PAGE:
Rigoberta Menchu Tum was born on January 9, 1959 to a poor peasant family in Chimel in north-western Guatemala. She was raised in the traditions of the Quiche Indians, a branch of the Maya Indians. Her father, Vicente Menchu, was a community leader and her mother, Juana Tum, was a midwife and a traditional healer.
Rigoberta was the sixth of nine children. Her childhood memories are of a small homestead in the beautiful mountains of Guatemala, an untouched paradise that could only be reached by horseback. However, the Mayan Indians were very poor and they could not grow enough food to survive. So most years, Rigoberta’s family had to leave their community for six months to work on cotton and coffee fincas, or plantations that lined the coast of Guatemala.
The Maya workers were treated very poorly by the plantation owners. They worked fourteen hours a day in the hot sun and were paid only pennies. Even as an adult Rigoberta was haunted by her childhood memories of what it was like to work on the plantations. One year, she watched her two-year old brother die from starvation. She never forgot the injustices that were created by the gap between the rich and the poor.
While her family struggled to survive, Rigoberta’s country struggled also. In 1954, the CIA caused the overthrow of the democratically elected government of Guatemala. They supported an invasion and then urged the Guatemalan army to take power. This sparked over 30 years of dictatorship, war and violence, during which 200,000 Guatemalans were murdered. One of the main targets of the military was the Mayans. They launched a campaign that destroyed 450 Indian villages, creating 1 million refugees.
This wave of violence hit Rigoberta’s village. The army began by setting houses on fire, destroying property and killing animals. The soldiers tried to scare the Indians off of their land so that the military and other wealthy people could have it. In spite of the danger, Rigoberta’s father organized the community to resist.
Rigoberta supported and helped her father in his organizing. Soon the entire family was accused of being part of an armed guerilla movement. They claimed her father had murdered a plantation owner and he was kidnapped, tortured and jailed for 14 months. When he was released he joined a new organization called the Committee of the Peasant Union (CUC) that worked to secure basic rights for the Maya people, including fair wages and protection of their land.
The military rulers of Guatemala were ruthless. Rigoberta’s family suffered terribly for daring to stand up for their rights. In 1979, her younger brother was kidnapped, tortured, and killed by a military death squad. Then her father was killed during a street protest. Just months later her mother was kidnapped, tortured, raped, mutilated and killed. In total Rigoberta lost both of her parents, two brothers, a sister-in-law, and three nieces and nephews to violence in Guatemala.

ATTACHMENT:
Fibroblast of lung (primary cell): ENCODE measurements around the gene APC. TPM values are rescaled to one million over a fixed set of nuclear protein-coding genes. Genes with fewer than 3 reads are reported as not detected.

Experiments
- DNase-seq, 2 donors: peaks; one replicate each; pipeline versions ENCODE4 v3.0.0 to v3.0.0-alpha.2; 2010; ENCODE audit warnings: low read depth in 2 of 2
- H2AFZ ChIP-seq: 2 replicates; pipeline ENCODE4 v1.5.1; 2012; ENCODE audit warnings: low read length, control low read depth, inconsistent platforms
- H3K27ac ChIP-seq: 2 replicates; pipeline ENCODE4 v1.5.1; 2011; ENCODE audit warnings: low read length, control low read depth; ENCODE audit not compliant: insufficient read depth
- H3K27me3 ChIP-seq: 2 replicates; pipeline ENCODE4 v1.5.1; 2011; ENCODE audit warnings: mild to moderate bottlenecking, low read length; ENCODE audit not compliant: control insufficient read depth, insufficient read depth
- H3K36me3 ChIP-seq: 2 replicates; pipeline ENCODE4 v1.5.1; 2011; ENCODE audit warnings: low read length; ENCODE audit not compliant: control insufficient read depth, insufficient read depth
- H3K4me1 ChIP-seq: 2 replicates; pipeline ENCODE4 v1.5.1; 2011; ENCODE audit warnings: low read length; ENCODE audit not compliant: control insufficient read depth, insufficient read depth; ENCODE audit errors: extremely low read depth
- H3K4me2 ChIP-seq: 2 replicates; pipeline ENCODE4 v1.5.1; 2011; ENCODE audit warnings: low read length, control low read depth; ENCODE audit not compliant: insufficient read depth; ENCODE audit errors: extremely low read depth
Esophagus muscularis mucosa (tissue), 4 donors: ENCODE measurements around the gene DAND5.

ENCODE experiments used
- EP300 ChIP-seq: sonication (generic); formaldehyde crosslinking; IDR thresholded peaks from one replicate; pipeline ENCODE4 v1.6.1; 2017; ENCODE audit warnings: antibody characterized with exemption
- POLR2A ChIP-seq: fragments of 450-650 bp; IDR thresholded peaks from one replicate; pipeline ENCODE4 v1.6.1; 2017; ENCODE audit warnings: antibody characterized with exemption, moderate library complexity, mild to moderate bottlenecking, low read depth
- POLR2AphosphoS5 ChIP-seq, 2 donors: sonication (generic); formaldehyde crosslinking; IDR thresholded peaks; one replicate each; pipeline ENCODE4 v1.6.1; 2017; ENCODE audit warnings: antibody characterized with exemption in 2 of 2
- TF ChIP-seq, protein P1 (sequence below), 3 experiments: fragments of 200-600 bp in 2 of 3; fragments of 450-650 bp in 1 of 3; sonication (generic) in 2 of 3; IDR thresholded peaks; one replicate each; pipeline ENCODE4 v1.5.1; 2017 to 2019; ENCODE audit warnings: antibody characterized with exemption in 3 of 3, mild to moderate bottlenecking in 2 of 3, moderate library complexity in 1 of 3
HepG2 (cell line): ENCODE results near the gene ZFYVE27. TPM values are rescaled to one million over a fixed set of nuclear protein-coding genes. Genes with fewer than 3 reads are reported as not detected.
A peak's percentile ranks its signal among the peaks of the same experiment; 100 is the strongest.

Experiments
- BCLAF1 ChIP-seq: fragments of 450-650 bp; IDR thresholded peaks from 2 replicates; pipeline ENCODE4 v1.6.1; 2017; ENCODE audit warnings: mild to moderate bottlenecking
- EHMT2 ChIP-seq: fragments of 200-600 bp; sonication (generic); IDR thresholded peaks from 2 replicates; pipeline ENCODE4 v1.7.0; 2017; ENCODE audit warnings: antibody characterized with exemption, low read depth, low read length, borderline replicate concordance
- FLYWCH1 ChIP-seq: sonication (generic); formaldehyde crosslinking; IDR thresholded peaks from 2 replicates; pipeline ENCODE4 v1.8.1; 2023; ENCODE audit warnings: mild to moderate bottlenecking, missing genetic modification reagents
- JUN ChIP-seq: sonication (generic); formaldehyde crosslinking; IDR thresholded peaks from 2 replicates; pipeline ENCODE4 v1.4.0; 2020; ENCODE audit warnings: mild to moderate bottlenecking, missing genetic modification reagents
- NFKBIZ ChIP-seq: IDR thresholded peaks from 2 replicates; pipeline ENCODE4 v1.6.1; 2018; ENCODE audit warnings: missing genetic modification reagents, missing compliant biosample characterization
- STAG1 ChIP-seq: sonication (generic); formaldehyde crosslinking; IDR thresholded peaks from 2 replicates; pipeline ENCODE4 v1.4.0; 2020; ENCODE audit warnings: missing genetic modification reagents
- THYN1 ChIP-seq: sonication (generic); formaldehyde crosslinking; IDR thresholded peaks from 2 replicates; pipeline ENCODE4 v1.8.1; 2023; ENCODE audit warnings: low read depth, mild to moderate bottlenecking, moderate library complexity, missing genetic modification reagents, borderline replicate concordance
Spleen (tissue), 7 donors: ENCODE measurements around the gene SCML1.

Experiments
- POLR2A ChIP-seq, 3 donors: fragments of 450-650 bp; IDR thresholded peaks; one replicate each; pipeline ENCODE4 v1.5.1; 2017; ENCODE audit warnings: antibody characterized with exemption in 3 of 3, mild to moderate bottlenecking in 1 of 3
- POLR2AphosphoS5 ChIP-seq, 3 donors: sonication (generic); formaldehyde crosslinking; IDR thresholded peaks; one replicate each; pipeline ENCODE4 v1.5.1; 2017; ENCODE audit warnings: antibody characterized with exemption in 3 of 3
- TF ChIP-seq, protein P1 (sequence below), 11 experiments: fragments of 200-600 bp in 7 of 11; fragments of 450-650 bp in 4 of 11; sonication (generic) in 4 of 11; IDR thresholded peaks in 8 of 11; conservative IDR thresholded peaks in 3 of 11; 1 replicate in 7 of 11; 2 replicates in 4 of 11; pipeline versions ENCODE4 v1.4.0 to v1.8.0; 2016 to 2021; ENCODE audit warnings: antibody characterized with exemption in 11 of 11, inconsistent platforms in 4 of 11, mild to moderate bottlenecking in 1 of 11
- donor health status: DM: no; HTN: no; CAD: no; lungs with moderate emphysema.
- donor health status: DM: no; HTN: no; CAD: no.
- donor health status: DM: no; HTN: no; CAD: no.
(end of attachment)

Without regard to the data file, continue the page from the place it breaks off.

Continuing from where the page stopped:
In the name of her brother, father, mother, and all the Mayan people, Rigoberta vowed to continue working non-violently for the rights of her people. In 1980 she played a major role in a farm worker strike for better conditions. She also participated in large demonstrations in the capital in 1981 and helped educate Indian peasants in ways to resist to military oppression.
It was only by constantly moving, hiding, and staying with trusted friends that Rigoberta escaped torture and death herself. Finally it became impossible for her to remain in Guatemala since everywhere she went she endangered those who protected her. In 1981 she fled to Mexico.
In exile she became the world spokesperson for the Guatemalan poor, and a powerful voice against the terrible oppression they suffered at the hands of the right-wing military. In 1983 she told her life story to Elisabeth Burgos Debray in a series of interviews. The interviews were translated into English and published as “I, Rigoberta Menchu.” and the book drew international attention to the horrors occurring in Guatemala.
In 1992 Rigoberta Menchú Tum was awarded the Nobel Peace Prize in recognition of her work for the rights of the Maya of Guatemala and native people evereywhere. She was the first Indian ever to receive the award and one of only a handful of women.
In 1996, all of Rigoberta’s non-violent work, along with the struggles of so many other activists, helped lead to a peace accord in Guatemala. This agreement ended Guatemala’s 36-year civil war and gave many rights back to the Mayan people.
After the civil war ended, Rigoberta fought to have the Guatemalan political and military establishment tried in a court of law. She knew the trial would never happen in Guatemala, so she took the case to Spanish courts. In December 2006 the Spanish courts called for the extradition of seven former members of the Guatemalan government on charges of torture and genocide against the Mayan people of Guatemala.
In 2007, Rigoberta Menchú Tum ran for President of Guatemala, campaigning around the country for the rights of all Guatemalans. Although she did not win, she continues to work for justice and peace for her people.
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